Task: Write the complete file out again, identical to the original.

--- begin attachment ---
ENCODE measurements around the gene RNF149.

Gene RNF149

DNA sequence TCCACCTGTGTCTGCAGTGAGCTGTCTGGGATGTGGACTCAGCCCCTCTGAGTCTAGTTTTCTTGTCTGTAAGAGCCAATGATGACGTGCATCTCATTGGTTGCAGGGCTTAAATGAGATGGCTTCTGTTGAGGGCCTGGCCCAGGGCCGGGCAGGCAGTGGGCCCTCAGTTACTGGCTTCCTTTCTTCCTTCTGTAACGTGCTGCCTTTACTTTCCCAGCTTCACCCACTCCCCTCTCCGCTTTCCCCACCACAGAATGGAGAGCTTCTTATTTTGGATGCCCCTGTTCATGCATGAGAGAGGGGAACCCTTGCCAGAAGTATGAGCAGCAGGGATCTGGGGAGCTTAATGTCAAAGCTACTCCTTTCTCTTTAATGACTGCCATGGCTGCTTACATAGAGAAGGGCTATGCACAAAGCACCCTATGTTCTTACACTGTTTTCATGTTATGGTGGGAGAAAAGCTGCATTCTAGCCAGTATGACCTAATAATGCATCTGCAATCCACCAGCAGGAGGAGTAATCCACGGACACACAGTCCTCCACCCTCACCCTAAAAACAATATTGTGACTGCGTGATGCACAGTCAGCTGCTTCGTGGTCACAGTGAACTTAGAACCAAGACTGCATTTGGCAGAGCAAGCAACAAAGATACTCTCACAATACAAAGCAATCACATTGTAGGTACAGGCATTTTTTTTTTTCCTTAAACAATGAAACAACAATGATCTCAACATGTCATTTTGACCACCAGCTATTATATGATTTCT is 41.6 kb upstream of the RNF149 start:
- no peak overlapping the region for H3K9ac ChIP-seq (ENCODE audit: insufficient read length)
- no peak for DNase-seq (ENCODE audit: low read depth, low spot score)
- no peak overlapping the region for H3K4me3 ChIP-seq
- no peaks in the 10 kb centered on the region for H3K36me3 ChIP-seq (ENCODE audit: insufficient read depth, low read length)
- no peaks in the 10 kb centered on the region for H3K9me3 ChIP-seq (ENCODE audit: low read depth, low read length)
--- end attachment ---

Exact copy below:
ENCODE measurements around the gene RNF149.

Gene RNF149

DNA sequence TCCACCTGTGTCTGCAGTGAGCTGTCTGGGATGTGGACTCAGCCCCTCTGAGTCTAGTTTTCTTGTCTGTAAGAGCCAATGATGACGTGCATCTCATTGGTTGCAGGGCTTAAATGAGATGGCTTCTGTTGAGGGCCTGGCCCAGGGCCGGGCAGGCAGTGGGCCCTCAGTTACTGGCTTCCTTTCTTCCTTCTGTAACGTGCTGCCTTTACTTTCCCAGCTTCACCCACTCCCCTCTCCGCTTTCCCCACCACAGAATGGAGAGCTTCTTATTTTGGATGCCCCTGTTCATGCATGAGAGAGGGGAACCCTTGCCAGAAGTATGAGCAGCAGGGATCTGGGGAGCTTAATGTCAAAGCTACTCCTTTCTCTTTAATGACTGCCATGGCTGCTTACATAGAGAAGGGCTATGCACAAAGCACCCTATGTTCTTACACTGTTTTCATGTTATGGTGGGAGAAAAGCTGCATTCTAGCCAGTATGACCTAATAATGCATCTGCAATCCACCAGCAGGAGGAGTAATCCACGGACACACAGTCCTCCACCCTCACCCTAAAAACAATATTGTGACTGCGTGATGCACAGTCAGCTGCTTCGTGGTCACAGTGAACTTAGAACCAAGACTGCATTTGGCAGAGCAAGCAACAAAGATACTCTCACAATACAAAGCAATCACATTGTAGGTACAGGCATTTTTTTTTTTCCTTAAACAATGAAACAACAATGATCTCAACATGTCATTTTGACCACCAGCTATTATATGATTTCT is 41.6 kb upstream of the RNF149 start:
- no peak overlapping the region for H3K9ac ChIP-seq (ENCODE audit: insufficient read length)
- no peak for DNase-seq (ENCODE audit: low read depth, low spot score)
- no peak overlapping the region for H3K4me3 ChIP-seq
- no peaks in the 10 kb centered on the region for H3K36me3 ChIP-seq (ENCODE audit: insufficient read depth, low read length)
- no peaks in the 10 kb centered on the region for H3K9me3 ChIP-seq (ENCODE audit: low read depth, low read length)